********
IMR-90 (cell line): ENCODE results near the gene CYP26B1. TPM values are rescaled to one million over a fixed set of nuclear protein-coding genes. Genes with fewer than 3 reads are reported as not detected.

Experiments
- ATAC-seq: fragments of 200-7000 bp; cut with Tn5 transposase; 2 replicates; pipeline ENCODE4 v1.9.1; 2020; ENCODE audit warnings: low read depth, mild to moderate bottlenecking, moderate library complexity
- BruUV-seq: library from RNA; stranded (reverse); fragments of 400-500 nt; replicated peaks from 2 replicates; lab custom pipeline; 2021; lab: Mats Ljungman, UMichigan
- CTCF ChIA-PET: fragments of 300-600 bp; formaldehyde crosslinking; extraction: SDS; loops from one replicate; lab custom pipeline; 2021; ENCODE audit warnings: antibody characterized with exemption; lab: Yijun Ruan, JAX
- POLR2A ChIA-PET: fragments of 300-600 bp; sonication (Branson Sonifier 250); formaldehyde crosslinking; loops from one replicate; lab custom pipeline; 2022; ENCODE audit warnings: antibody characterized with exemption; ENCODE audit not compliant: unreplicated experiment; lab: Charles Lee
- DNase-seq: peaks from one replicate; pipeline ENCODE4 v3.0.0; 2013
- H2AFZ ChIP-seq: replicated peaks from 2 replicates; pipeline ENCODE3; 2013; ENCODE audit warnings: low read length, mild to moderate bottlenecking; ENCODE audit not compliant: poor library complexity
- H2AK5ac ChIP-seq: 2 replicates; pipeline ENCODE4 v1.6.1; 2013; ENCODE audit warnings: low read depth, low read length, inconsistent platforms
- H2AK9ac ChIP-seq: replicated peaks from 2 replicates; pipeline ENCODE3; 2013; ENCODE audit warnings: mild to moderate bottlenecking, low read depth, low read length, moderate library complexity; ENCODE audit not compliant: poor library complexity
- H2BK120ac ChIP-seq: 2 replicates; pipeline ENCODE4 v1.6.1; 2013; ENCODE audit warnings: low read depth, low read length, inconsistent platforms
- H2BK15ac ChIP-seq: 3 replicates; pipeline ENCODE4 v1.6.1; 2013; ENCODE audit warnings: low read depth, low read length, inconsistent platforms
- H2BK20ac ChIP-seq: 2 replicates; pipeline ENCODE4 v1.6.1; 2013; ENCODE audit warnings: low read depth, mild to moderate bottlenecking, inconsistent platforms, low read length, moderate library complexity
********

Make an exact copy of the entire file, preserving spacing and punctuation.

IMR-90 (cell line): ENCODE results near the gene CYP26B1. TPM values are rescaled to one million over a fixed set of nuclear protein-coding genes. Genes with fewer than 3 reads are reported as not detected.

Experiments
- ATAC-seq: fragments of 200-7000 bp; cut with Tn5 transposase; 2 replicates; pipeline ENCODE4 v1.9.1; 2020; ENCODE audit warnings: low read depth, mild to moderate bottlenecking, moderate library complexity
- BruUV-seq: library from RNA; stranded (reverse); fragments of 400-500 nt; replicated peaks from 2 replicates; lab custom pipeline; 2021; lab: Mats Ljungman, UMichigan
- CTCF ChIA-PET: fragments of 300-600 bp; formaldehyde crosslinking; extraction: SDS; loops from one replicate; lab custom pipeline; 2021; ENCODE audit warnings: antibody characterized with exemption; lab: Yijun Ruan, JAX
- POLR2A ChIA-PET: fragments of 300-600 bp; sonication (Branson Sonifier 250); formaldehyde crosslinking; loops from one replicate; lab custom pipeline; 2022; ENCODE audit warnings: antibody characterized with exemption; ENCODE audit not compliant: unreplicated experiment; lab: Charles Lee
- DNase-seq: peaks from one replicate; pipeline ENCODE4 v3.0.0; 2013
- H2AFZ ChIP-seq: replicated peaks from 2 replicates; pipeline ENCODE3; 2013; ENCODE audit warnings: low read length, mild to moderate bottlenecking; ENCODE audit not compliant: poor library complexity
- H2AK5ac ChIP-seq: 2 replicates; pipeline ENCODE4 v1.6.1; 2013; ENCODE audit warnings: low read depth, low read length, inconsistent platforms
- H2AK9ac ChIP-seq: replicated peaks from 2 replicates; pipeline ENCODE3; 2013; ENCODE audit warnings: mild to moderate bottlenecking, low read depth, low read length, moderate library complexity; ENCODE audit not compliant: poor library complexity
- H2BK120ac ChIP-seq: 2 replicates; pipeline ENCODE4 v1.6.1; 2013; ENCODE audit warnings: low read depth, low read length, inconsistent platforms
- H2BK15ac ChIP-seq: 3 replicates; pipeline ENCODE4 v1.6.1; 2013; ENCODE audit warnings: low read depth, low read length, inconsistent platforms
- H2BK20ac ChIP-seq: 2 replicates; pipeline ENCODE4 v1.6.1; 2013; ENCODE audit warnings: low read depth, mild to moderate bottlenecking, inconsistent platforms, low read length, moderate library complexity